Hunter Renfroe
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Padres set franchise record in win vs. Blue Jays

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The Padres turned out in remarkable fashion on Saturday, following up on Friday’s 6-3 win with a decisive 19-run effort to take the series from the Blue Jays. Rookie right-hander Cal Quantrill spun six strong innings, holding Toronto to three runs and striking out nine of 22 batters, but it was the Padres’ offense that really sealed the deal.

Of the 19 runs they put up, seven landed for home runs — establishing a franchise-best record for most home runs amassed during a single game.

Wil Myers and Ian Kinsler went back-to-back for the first two homers, each coming off of an Edwin Jackson pitch in the second inning. Myers’ 351-foot blast was his eighth of the season, while Kinsler’s 382-footer marked his sixth so far this spring. Two innings later, in the fourth, Jackson once again set the table for Austin Hedges, who promptly went yard with the first grand slam of his five-year career in the majors and boosted the Padres to a six-run advantage.

The home runs came for the Blue Jays, too — Lourdes Gurriel Jr. plucked one from a bouquet of sliders in the second, while Justin Smoak collected his ninth homer on a first-pitch fastball in the fourth — but it wasn’t nearly enough to keep pace with the Padres. In the sixth, Hunter Renfroe took his turn against Derek Law and punched a two-run shot out to center field. He returned in the eighth for a second helping, sandwiching another 376-foot home run in between a solo homer from Eric Hosmer and a two-RBI knock from Myers, too.

By the time the dust settled, the Padres had gathered 19 runs on 20 hits. They finished the game just one run shy of tying their single-game record for runs scored, a feat no Padres’ lineup has replicated since their 20-7 rout of the Expos on May 19, 2001.

Japanese Baseball to begin June 19

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Japanese League commissioner Atsushi Saito announced that Japan’s professional baseball season will open on June 19. Teams can being practice games on June 2. There will be no fans. Indeed, the league has not yet even begun to seriously discuss a plan for fans to begin attending games, though that may happen eventually.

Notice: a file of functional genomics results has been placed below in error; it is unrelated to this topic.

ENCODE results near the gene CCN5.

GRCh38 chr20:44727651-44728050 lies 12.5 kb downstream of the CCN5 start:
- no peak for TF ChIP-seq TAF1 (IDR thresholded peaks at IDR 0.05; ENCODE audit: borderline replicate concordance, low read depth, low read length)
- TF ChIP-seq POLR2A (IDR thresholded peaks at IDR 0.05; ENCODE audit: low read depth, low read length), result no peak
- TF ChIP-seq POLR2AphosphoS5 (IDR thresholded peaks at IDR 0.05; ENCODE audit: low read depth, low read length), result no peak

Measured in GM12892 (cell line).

The season will begin three months after its originally scheduled opening day of March 20. It will be 120 games long. Teams in each six-team league — the Central League and Pacific League — will play 24 games against each league opponent. There will be no interleague play and no all-star game.

The announcement came in the wake of a national state of emergency being lifted for both Tokyo and the island of Hokkaido. The rest of the country emerged from the state of emergency earlier this month. This will allow the Japanese leagues to follow leagues in South Korea and Taiwan which have been playing for several weeks.

In the United States, Major League Baseball is hoping to resume spring training in mid June before launching a shortened regular season in early July. That plan is contingent on the league and the players’ union coming to an agreement on both financial arrangements and safety protocols for a 2020 season. Negotiations on both are ongoing. Major League Baseball will, reportedly, make a formal proposal about player compensation tomorrow.